A race to the altar

‘Through the Wall’ and into your heart.

‘Through the Wall’ (photo credit: PR)
‘Through the Wall’
(photo credit: PR)
Hebrew title: L’avor et Ha’kir
Directed by Rama Burshtein With Noa Koler, Amos Tamam, Oz Zehavi, Irit Sheleg, Ronny Merhavi
Running time: 110 minutes In Hebrew.
Check with theaters for subtitle information.
When Rama Burshtein’s 2012 movie Fill the Void came out, it was a welcome addition to the Israeli movie scene. Burshtein was a woman in the mostly maledominated world of Israeli cinema and, more unusual, was ultra- Orthodox. The award-winning Fill the Void was an assured feature-film debut, set in the haredi community, about a young woman courted by her brother-in-law after her sister’s death.
Her engaging follow-up film, Through the Wall, which won the Ophir Award for Best Screenplay, is also set in the haredi world and revolves around marriage, but it’s a comedy. Michal (Noa Koler, who won the Ophi- Award for Best Actress in a very competitive year) is a young woman who was raised in a secular family but has been ultra-Orthodox for about a decade. She’s honest and gutsy and runs an odd business, where she brings animals such as snakes to children’s parties. Dying to get married, she goes to a matchmaker/faith healer (Odelia Moreh-Matalon), finally gets engaged to a haredi guy (Erez Drigues) and books a wedding hall owned by the healer’s son, Shimi (Amos Tamam, whom fans of Srugim will recognize as Amir). But she gets into an argument with her fiancé as they plan their wedding, and he calls off the engagement. The groom may be history, but the wedding hall is still booked, so Michal decides that she will find a new man in 22 days and get married on schedule.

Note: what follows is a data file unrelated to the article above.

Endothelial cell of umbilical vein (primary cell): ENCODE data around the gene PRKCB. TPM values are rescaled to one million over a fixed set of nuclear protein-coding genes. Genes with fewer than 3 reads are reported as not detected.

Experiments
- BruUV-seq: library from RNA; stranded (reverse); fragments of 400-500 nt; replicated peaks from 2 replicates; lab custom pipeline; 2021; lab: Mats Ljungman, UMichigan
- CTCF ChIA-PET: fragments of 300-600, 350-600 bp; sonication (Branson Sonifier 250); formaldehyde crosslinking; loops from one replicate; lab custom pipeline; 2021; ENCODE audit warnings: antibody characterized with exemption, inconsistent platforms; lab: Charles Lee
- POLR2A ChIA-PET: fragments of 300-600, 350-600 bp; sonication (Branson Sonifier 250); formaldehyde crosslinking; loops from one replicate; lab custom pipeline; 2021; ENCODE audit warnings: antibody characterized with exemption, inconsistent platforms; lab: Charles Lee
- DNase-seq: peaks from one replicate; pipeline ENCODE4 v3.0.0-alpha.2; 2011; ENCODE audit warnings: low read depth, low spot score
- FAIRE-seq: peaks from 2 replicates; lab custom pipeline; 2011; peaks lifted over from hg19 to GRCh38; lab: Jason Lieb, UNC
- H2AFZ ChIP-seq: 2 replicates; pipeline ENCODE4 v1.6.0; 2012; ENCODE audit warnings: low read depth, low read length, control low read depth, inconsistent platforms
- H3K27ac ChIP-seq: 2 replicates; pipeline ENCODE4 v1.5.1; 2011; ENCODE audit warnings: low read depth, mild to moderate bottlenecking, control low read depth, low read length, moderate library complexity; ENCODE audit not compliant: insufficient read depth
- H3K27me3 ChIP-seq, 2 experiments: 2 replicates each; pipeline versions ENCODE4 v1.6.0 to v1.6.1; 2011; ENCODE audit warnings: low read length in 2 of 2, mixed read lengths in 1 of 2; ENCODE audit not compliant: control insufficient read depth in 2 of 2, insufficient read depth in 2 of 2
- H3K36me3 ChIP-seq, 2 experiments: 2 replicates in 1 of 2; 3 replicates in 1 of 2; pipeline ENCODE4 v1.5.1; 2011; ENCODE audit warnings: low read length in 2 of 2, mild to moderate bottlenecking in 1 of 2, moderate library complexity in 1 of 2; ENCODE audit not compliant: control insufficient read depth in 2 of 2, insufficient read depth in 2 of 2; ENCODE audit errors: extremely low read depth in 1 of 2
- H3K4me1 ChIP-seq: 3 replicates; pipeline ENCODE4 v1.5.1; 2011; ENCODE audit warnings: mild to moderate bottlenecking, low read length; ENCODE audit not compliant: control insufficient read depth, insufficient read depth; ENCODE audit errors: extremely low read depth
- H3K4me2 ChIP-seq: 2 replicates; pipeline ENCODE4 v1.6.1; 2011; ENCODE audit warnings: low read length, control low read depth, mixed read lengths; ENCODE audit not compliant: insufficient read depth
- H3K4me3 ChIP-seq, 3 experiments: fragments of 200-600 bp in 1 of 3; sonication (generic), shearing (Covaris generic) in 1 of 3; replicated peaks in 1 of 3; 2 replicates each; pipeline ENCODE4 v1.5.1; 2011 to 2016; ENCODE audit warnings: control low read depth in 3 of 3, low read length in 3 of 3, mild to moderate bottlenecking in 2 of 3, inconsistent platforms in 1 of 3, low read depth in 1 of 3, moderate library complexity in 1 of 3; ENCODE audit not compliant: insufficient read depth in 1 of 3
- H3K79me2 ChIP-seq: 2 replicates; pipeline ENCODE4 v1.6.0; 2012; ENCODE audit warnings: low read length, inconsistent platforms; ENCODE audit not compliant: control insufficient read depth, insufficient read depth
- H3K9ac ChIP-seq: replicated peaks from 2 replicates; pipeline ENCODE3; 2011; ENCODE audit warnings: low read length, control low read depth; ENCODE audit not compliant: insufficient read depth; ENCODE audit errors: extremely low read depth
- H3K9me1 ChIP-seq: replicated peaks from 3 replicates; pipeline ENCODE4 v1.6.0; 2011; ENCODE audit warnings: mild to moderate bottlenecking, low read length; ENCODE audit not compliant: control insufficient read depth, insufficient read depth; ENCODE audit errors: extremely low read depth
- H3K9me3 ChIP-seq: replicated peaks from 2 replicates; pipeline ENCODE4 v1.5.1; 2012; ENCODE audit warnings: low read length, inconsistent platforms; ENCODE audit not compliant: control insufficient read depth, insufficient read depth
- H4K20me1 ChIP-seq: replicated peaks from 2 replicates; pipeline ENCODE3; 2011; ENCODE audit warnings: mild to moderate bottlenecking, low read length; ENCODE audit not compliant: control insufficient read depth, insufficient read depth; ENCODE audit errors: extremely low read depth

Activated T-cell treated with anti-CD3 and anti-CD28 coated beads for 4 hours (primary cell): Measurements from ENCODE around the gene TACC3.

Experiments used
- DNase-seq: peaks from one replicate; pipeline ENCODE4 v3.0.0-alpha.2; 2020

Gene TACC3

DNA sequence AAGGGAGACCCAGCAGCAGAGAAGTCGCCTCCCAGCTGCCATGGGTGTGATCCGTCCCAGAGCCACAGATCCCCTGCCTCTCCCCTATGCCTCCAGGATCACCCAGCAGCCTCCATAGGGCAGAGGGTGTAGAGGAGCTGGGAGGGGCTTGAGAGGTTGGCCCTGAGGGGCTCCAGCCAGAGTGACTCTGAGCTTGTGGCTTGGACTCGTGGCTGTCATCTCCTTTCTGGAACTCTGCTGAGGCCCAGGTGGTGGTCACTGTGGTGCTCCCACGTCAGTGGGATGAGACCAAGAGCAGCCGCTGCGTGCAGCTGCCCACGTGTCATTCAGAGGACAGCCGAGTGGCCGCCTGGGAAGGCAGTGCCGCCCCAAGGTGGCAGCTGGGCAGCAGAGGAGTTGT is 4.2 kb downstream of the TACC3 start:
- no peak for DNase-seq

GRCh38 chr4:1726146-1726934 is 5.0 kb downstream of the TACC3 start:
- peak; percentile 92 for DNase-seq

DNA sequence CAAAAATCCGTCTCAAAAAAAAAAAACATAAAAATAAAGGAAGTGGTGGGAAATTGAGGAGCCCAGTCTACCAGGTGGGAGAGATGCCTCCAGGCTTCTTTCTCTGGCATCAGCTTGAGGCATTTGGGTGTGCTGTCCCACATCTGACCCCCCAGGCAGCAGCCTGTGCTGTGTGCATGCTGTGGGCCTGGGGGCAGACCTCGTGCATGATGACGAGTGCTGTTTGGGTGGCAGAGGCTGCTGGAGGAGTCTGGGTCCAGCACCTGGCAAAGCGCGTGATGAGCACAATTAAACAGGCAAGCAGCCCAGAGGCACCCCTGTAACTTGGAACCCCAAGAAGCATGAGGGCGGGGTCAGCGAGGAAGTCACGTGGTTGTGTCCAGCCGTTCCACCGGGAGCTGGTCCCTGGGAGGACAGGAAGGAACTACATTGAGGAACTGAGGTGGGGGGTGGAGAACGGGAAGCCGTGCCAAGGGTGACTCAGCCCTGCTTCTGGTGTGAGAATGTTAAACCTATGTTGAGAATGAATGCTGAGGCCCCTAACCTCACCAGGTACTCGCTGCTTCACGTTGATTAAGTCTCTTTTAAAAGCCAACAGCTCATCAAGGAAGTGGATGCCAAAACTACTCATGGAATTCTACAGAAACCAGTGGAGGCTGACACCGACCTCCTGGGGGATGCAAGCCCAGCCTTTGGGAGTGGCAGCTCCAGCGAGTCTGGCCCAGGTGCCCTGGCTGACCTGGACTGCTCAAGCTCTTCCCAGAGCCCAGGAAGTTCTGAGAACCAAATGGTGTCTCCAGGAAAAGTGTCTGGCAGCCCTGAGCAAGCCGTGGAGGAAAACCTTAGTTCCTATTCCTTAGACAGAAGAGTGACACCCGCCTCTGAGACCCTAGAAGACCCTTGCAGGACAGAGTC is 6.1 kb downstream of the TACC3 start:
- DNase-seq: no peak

It’s a crazy plan, but Noa Koler is convincing enough to persuade us that Michal would really do that. And in the haredi world, long courtships and engagements are rare, so perhaps Michal isn’t as deluded as she might seem in the secular world.
Her sister, Feggie (Ronny Merhavi), who has long blond dreadlocks, and her mother (Irit Sheleg) long ago developed a weary tolerance for Michal’s religious observance, and they humor her in this impulsive plan.
Most of what follows is silly but fun. Michal is similar in spirit to many of the obsessive heroines of Eric Rohmer movies — I would bet that Burshtein, who studied at the Sam Spiegel School for Film and Television before she became observant, has seen a Rohmer movie or two — such as A Good Marriage, in which a young woman decides to marry a lawyer she just met.
Michal gets fixed up on a bunch of increasingly bizarre blind dates, including one with a man who won’t look at her but insists he wants to marry as soon as possible. Heading off to Uman — Michal is a Breslov Hassid — to pray at Rabbi Nahman’s grave, she meets a hipster pop singer, Yos (played by one of Israel’s biggest heartthrobs, Oz Zehavi), who is on a spiritual journey of his own. He is charmed by her and actually proposes. But she fears she is just a novelty to him. Meanwhile, she stays in touch with Shimi, telling him to keep the wedding hall booked for her.
Through the Wall echoes what director George Cukor said about his classic 1940 comedy The Philadelphia Story: “It’s one of the few comedies with real suspense...because up until the last moment, you don’t know who she’s going to marry.” Burshtein manages to keep the suspense going, although the ending isn’t exactly a shock.
Some international critics who saw Through the Wall at the Venice International Film Festival complained that the movie revolves around marriage, as if that were all there was in a woman’s life. But marriage is an important part of people’s lives and, yes, of women’s lives. How many comedies about secular women revolve around their finding the right man? And who can deny the drama in this subject? There is real conflict in this story of a formerly secular woman with a quirky disposition and career who has chosen to live in a world with rigid rules that work to her disadvantage.
Koler is a real gem in the lead role.
The supporting cast, especially Ronny Merhavi and Amos Tamam, are excellent. Burshtein proves herself to be an extremely versatile filmmaker and not just a one-shot novelty act.